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Aesthetic Revelation:
Reading Ancient and Medieval Texts After Hans Urs von Balthasar
by Oleg V. Bychkov
Catholic University of America, 349 pages, $79.95

The beautiful is difficult,” writes Plato. Oleg Bychkov, professor of theology at St. Bonaventure University, has written a difficult and demanding book that spans the chasm separating the modern science of aesthetics from premodern philosophical and theological texts. The book addresses two interrelated concerns. First, what is the meaning of the modern concept of aesthetics or aesthetic experience? Does beauty have anything to do with metaphysics, ethics, or biblical revelation? Second, there is the question of interpretation: “Is it at all possible to retrieve the meaning of ancient and medieval texts? What sort of meaning can we hope to recover? And finally, how should one proceed to recover this meaning?”

An extended argument addressing both of these issues is advanced through a dialogue with the Swiss theologian Hans Urs von Balthasar. Bychkov confirms the originality and legitimacy of von Balthasar’s “aesthetic hermeneutics” even as he seeks to supplement or correct aspects of the latter’s interpretation of ancient and medieval texts. Whereas von Balthasar writes from within the Christian tradition and thus is guided by the “inner content of revelation,” Bychkov promises an analysis of four distinct premodern traditions (the Platonic, Stoic, Augustinian, and Bonaventurian) based on “the historically and philologically documented continuity of texts.”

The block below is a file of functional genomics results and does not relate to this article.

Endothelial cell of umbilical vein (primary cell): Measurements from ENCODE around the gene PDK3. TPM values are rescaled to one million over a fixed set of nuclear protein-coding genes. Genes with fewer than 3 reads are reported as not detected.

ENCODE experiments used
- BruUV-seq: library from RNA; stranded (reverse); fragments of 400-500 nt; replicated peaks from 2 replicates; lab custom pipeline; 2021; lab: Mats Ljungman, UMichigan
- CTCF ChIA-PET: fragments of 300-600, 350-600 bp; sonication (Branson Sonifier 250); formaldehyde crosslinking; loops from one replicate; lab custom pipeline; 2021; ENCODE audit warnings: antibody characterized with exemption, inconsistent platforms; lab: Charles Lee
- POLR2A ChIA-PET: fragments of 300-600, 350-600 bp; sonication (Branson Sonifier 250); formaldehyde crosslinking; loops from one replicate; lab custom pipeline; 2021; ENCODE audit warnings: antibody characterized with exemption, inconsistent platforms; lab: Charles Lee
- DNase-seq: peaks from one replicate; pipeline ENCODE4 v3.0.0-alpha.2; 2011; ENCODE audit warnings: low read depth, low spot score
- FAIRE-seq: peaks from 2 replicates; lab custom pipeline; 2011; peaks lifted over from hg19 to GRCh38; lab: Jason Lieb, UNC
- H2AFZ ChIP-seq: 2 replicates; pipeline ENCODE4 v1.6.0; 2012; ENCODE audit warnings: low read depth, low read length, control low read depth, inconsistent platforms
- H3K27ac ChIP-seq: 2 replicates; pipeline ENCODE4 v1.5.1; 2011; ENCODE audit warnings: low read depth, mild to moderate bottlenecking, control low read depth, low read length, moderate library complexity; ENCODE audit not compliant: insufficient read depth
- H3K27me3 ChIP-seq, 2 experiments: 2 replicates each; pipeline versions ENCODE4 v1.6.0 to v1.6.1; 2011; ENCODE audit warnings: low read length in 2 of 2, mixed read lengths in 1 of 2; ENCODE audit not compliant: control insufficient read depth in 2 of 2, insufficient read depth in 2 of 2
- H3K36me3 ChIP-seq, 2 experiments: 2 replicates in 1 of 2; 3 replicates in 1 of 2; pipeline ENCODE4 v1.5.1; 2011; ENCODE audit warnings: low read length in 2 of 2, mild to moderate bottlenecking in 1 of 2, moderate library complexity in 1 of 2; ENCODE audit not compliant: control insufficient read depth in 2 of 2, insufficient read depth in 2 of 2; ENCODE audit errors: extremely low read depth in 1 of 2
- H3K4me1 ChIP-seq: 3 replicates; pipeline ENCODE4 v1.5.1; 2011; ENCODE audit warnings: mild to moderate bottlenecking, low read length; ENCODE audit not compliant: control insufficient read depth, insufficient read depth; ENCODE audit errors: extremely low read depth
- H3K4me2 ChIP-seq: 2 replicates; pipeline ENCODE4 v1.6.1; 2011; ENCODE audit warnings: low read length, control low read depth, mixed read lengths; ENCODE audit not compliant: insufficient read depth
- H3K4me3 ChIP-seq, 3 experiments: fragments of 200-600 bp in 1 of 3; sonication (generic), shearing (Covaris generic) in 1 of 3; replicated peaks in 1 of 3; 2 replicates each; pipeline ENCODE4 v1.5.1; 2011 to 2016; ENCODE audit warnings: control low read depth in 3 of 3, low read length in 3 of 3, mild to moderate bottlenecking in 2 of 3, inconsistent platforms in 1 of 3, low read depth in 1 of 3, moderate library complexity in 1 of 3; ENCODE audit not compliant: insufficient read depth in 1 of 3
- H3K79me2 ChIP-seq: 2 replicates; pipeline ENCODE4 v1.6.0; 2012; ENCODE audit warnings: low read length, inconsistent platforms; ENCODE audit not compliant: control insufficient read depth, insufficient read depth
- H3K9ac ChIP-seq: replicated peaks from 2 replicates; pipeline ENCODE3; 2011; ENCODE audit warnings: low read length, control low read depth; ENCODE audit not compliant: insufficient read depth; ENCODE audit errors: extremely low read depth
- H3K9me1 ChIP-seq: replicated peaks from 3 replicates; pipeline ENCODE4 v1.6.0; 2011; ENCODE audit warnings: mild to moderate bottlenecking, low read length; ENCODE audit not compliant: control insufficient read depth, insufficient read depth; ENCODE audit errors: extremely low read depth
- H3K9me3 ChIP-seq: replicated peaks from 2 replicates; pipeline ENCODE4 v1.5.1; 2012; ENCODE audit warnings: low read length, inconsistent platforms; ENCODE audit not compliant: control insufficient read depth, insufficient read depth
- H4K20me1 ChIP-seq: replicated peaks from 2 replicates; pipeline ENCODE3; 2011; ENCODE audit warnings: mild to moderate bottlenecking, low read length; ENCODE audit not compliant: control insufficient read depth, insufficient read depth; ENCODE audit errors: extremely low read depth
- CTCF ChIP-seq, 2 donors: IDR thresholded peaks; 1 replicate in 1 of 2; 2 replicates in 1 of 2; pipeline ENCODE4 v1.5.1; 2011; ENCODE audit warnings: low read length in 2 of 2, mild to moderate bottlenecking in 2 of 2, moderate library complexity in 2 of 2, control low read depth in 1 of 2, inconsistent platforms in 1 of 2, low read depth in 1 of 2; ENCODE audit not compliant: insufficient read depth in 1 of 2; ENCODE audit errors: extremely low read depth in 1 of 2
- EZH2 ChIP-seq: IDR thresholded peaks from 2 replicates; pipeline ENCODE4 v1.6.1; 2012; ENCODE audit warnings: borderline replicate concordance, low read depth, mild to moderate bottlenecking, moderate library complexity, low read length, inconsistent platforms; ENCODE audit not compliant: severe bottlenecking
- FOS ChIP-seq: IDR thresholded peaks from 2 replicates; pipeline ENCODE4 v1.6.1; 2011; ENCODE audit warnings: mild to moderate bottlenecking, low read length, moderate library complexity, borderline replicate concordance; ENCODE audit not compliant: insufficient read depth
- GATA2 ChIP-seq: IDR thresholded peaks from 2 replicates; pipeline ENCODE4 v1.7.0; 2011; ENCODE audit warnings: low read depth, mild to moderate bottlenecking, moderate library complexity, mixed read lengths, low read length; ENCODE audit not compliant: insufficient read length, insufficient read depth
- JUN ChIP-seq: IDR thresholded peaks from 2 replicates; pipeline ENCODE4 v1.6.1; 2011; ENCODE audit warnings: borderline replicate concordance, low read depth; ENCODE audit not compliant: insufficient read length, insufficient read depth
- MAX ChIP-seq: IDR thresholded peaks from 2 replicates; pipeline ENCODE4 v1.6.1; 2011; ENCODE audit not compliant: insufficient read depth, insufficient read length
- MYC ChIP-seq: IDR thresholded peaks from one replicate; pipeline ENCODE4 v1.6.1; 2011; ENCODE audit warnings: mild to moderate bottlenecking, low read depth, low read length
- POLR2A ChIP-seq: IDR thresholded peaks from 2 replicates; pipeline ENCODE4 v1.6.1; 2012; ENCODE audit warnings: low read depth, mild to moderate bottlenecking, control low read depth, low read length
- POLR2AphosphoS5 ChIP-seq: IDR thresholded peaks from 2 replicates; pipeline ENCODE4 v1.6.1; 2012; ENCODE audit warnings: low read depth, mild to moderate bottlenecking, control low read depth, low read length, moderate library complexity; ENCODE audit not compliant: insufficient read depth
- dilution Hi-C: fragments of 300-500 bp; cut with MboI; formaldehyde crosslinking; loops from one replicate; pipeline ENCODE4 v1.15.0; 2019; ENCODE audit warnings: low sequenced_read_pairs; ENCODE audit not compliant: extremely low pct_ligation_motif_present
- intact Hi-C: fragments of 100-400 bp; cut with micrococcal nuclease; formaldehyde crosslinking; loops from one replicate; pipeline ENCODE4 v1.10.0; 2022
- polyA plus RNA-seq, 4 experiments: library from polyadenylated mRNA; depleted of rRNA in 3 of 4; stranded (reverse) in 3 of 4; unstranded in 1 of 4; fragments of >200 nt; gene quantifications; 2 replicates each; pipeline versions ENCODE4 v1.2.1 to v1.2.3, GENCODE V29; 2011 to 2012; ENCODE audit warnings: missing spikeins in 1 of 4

The end result is mixed. Bychkov succeeds in showing how the modern discipline of aesthetics can be enriched through a careful rereading of premodern sources. At the same time, the book evinces a surprising lack of interest in the unifying center of von Balthasar’s theological aesthetics: the generosity and poverty of divine love poured out in and through the crucified and risen Lord”a generosity and poverty that analogically structures the whole of reality as good, true, and beautiful.

Nicholas J. Healy Jr. teaches at the John Paul II Institute for Studies on Marriage and Family.